After Roe v. Wade Falls, the Pro-Life Battle Shifts to the States | Opinion

Here in my state of Texas, there is appropriate pro-life satisfaction as we hear of a 60% reduction in abortions since last year's passage of the heartbeat law, which curtails the procedure once fetal cardiac activity is detected.

This was precisely the plan. With the window for terminating pregnancies narrowed to roughly six weeks, the measure has the effect of limiting abortion availability while stopping short of an outright ban that would run counter to the Roe v. Wade Supreme Court precedent.

The probable extinction of Roe later this Supreme Court term has energized some states to expand protections for the unborn. But as we wait for the Court to hand down a decisive ruling, those states should not kid themselves. Two things are sure to happen in any state that constrains abortion—fewer abortions within that state, and more women gassing up the car and heading to clinics in a neighboring state.

The monthly abortion total in Texas dropped from about 5,400 last August to about 2,200 last September. Does anyone believe that 3,200 women simply decided to choose life? Nothing would please me more, but evidence points to another outcome: Abortion providers in various nearby states are seeing an influx of Texas visitors.

Arkansas, Oklahoma, Kansas and Missouri all report a surge in Texas abortion clients, as women unable to exercise that option at home simply pursue it in more lenient environments. A Guttmacher Institute study found some Texas women seeking abortion clinics in 12 states that do not even border Texas. Many women in the Lone Star State may well have chosen adoption, or to raise their babies after all, but no one should underestimate the energies at least some women will expend to pursue a goal of abortion.

This will be true for any state that laudably moves to protect unborn life. Even in a post-Roe America, an open abortion clinic will be a drive or a short flight away for most women.

This is, of course, what the Constitution provides. The 1973 Roe decision fictitiously established a federal constitutional right to abort. Once that offense to the rule of law is remedied, states will establish their own policies, as the 9th and 10th amendments prescribe for any issue not specifically enumerated by our Founding document as being within the scope of the national government's limited powers.

The US Supreme Court in Washington, DC,
The U.S. Supreme Court in Washington, D.C., on February 7, 2022. STEFANI REYNOLDS/AFP via Getty Images

And therein lies the next chapter for pro-life America. The movement has spent a half-century decrying the legal falsehoods of Roe and simultaneously working toward a palpable, measurable life-saving goal: persuading women to choose life for their babies, either through adoption or other resources, such as crisis pregnancy centers.

Heartbeat laws and other life-saving measures would not be possible if the pro-life movement had not changed countless hearts and minds over these past few decades. The reversal of Roe will be a moment of profound victory, but it will also signal the beginning of the next phase of the crusade: a nationwide battle to get laws passed in states that still need convincing about the value of unborn life.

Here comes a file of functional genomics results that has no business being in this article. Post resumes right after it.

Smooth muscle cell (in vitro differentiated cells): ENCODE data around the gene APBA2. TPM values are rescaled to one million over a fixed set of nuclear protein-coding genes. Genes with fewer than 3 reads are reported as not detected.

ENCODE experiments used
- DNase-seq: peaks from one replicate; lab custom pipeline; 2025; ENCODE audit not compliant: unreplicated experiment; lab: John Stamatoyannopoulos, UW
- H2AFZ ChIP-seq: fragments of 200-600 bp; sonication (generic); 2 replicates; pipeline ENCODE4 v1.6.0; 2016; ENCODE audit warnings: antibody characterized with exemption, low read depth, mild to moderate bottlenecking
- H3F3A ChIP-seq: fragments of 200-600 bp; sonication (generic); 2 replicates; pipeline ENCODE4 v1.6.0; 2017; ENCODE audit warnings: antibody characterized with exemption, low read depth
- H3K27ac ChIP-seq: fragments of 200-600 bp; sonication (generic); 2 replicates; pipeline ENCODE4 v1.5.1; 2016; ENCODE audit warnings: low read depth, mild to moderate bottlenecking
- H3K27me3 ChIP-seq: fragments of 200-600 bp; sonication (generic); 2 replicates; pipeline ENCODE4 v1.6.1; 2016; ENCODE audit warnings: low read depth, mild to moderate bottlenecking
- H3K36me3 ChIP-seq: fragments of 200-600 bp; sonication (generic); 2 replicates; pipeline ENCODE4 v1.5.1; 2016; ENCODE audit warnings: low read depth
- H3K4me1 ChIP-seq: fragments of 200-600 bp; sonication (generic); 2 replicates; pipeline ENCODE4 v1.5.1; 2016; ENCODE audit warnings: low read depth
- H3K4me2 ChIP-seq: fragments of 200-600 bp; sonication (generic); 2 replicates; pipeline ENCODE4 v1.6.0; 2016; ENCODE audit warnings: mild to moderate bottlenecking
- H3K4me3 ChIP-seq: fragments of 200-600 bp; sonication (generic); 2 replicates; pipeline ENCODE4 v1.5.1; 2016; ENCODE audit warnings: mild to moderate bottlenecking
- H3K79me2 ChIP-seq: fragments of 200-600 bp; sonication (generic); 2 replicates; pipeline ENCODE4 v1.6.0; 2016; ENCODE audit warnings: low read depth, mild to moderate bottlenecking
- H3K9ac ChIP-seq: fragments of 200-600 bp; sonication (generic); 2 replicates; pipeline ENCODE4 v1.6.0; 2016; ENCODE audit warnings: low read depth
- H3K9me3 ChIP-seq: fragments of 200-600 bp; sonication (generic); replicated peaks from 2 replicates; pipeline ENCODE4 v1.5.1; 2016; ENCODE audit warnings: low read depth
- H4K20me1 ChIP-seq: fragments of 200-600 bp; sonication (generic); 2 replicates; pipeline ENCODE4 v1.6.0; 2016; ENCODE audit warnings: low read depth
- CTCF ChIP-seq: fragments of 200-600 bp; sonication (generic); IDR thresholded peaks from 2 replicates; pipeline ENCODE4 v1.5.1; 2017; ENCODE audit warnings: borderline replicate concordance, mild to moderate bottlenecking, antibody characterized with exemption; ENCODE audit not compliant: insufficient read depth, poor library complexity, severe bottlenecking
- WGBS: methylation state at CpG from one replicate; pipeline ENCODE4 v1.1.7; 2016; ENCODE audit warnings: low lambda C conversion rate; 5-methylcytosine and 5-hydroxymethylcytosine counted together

No one should expect liberal enclaves, such as California and New York, to alter their permissive abortion statutes in the short term. Legislatures in conservative states will begin a wave of pro-life transitions. Future years will see pitched battles in the large purple states filled with large numbers of pro-life and pro-choice voters alike—Michigan, Ohio, Pennsylvania and Florida, for example. In these environments, the debates could roil for decades.

But patience has been a hallmark of the movement that set out to save babies' lives the moment the Burger Court handed down Roe in 1973. The media and the popular culture will demonize pro-life states as somehow offending the rights of women, as if it is a net positive to women's rights to extinguish countless future women (and men, of course) at the starting gate. The cry will be heard that this is a "denial of health care," as if abortion is akin to some elective procedure that involves only a pregnant woman's interests—and no other human being's.

These arguments are not new, but the new chapters of pro-life history will involve countering them as they always should have been—state by state, as voters decide what kind of laws they wish to enact. States choosing to preserve abortion options will always be a destination for women seeking that path.

But as the protection of unborn life becomes a broader societal norm, history may record an American change of heart akin to what once happened on the issue of chattel slavery. Today, we can scarcely grasp that some used to consider black people as property—and not so very long ago against the broad backdrop of time, either. It has always been a dream of the pro-life movement that we would someday similarly look back upon the widespread availability of prenatal death in the womb and ask ourselves, "How did we ever allow that to happen?"

After a half-century of fighting Roe, ushering America to that grand epiphany is the pro-life task of the next half-century.

Mark Davis is a talk show host for the Salem Media Group on 660AM The Answer in Dallas-Ft. Worth, and a columnist for The Dallas Morning News and Townhall.

The views expressed in this article are the writer's own.